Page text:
The Scottish Housing Regulator has published the areas of risk it will focus on in its annual risk assessment.
The Regulator will continue to focus on good services for tenants and well-governed Registered Social Landlords (RSLs) that manage resources to ensure their financial well-being.
This year it will also have a strong focus on how local authorities deliver for people who are homeless and how RSLs help by providing them with homes.
On service quality, the Regulator will focus on the areas that tenants have said matter most to them such as: tenant satisfaction; complaint handling; repairs; gas safety; anti-social behaviour; tenancy sustainment; rent collection; relets and managing empty homes; lets to homeless people.
For risk assessments involving homelessness, the Regulator will consider the following areas: access to services, advice and prevention: how easy it is for people to find and use the service they need and the range of help and information given to people; assessment: the decisions a local authority makes on homeless applications; outcomes for homeless people: what happens to people after the local authority has assessed their homelessness and made a decision including the number of lets landlords provide to homeless people; the use of temporary accommodation: a place where people stay while their homelessness is considered or until they move into a more permanent home.
When assessing risk to the quality of tenants’ homes and considering the level of assurance needed, the Regulator looks at: how landlords are addressing houses which fail SHQS; landlords’ awareness of stock condition – and in particular the age and scope of stock quality information as well as future survey plans; any deterioration in performance on abeyances or exemptions.
When it considers financial risk the Regulator looks at the risk or probability that an RSL will not comply with this standard particularly around financial well-being. This year it has adapted its approach to take account of the introduction of Financial Reporting Standard 102 (FRS102).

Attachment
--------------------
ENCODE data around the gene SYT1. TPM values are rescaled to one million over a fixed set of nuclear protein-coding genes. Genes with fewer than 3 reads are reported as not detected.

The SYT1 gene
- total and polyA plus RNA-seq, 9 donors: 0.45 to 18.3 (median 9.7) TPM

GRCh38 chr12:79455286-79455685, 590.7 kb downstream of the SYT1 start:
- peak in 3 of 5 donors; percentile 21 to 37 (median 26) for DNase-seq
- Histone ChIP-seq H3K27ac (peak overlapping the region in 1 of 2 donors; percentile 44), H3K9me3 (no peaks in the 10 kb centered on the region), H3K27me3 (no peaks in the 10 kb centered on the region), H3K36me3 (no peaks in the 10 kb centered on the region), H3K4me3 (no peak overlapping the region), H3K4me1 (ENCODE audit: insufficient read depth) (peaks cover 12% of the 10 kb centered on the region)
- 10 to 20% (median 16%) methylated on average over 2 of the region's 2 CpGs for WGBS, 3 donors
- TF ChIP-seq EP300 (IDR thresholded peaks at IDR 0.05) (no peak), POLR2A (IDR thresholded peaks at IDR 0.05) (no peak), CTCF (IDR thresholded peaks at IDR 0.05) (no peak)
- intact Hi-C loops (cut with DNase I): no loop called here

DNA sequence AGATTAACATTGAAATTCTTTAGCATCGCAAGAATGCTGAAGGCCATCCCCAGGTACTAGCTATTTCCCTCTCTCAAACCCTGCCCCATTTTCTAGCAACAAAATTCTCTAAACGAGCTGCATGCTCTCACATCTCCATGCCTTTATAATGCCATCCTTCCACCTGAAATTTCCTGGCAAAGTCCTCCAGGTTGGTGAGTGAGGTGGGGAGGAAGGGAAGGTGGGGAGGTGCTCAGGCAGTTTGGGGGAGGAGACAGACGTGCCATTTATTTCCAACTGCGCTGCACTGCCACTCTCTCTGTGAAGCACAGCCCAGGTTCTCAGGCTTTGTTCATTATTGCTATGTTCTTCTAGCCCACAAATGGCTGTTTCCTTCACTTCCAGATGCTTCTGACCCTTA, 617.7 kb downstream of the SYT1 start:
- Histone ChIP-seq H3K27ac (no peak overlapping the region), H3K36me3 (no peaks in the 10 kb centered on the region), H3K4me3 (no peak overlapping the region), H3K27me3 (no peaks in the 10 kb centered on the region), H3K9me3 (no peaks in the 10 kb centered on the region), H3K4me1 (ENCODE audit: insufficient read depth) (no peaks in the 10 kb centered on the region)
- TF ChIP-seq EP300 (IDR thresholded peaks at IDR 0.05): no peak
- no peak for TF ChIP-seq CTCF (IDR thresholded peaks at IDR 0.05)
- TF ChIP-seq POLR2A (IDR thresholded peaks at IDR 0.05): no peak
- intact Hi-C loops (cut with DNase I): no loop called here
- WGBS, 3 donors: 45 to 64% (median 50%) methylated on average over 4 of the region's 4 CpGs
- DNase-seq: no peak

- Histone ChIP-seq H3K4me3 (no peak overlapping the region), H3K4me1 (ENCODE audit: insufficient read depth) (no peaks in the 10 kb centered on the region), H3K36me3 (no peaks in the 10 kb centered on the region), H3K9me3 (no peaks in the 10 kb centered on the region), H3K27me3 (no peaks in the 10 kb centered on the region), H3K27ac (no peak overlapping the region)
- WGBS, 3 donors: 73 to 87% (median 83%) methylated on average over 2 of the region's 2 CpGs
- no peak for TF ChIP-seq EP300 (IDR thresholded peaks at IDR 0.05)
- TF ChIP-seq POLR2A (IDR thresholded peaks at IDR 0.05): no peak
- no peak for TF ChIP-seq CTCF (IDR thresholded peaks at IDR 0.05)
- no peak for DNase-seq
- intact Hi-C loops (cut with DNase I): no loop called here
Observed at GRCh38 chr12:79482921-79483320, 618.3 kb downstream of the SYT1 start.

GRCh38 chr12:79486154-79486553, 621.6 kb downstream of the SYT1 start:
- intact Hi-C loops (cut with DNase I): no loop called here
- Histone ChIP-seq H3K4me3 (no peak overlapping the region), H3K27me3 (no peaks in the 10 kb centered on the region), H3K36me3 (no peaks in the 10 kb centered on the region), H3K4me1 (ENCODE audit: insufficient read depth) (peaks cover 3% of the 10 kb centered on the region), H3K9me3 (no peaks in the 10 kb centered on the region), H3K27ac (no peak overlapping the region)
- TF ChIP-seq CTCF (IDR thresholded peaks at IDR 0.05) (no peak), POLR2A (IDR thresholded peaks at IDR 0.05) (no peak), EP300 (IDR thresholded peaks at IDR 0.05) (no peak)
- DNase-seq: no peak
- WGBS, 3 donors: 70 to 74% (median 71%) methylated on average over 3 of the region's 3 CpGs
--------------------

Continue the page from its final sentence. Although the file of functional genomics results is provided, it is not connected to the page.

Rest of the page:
It will look at: General financial well-being: it uses a range of ratios and trend information to measure an RSL’s financial performance. It also considers each RSL’s ability to provide accurate forecasts of its financial performance. Welfare reform and rent levels: it measures the impact and potential impact of changes in the welfare system by considering the trends in voids, bad debts, arrears and rent increases. Other activities and group structures: it considers the risk that diversification into non social housing activities may present to each RSL. Where the RSL has a parent, it will also consider its performance. Development: it considers the impact of any programme to build new houses. Treasury: it considers the degree of complexity of each RSL’s funding strategy and debt repayment profiles. Pensions: it considers each RSL’s pension position. Other regulatory information: it considers other relevant information including auditor reports under S72 of the Housing (Scotland) Act, notifiable events and auditors’ management letters.
In assessing risks to good governance and deciding on the level of engagement that it needs to have around governance, the Regulator will look at: information and intelligence from its previous engagements with the RSL; any concerns raised directly with us by tenants and other service users, including Significant Performance Failures; any whistleblowing or allegations about improper conduct reported to the Regulator; notifiable events; information from applications for consent to constitutional change or disposals; information gathered during inquiry work (including thematic inquiries); information about governance contained in the Annual Return on the Charter, including staff turnover and governing body membership; any complaints about the RSL to the Scottish Public Services Ombudsman; information from statutory auditors; broader performance or financial issues that raise concern about its governance; the findings from the governance assessments and thematic work on governance.
The Regulator uses the annual risk assessment process to decide its level of engagement with each social landlord.
Helen Shaw, assistant director (finance & risk), said: “Each year we review the risks we look at in our annual risk assessment to make sure they’re relevant and reflect landlords’ operating environment.
“Landlords face risks around rents, budgetary pressures, building new homes and homelessness. They face new uncertainties around the implications of Brexit and proposed regulatory changes, as well as challenges in building more social and affordable homes.
“We’ll look at all of this in our risk assessment to help protect the interests of tenants, homeless people and others who use the services of social landlords.”
The Regulator will publish its regulation plans, local scrutiny plans and a summary of the outcomes of its annual risk assessment early next year.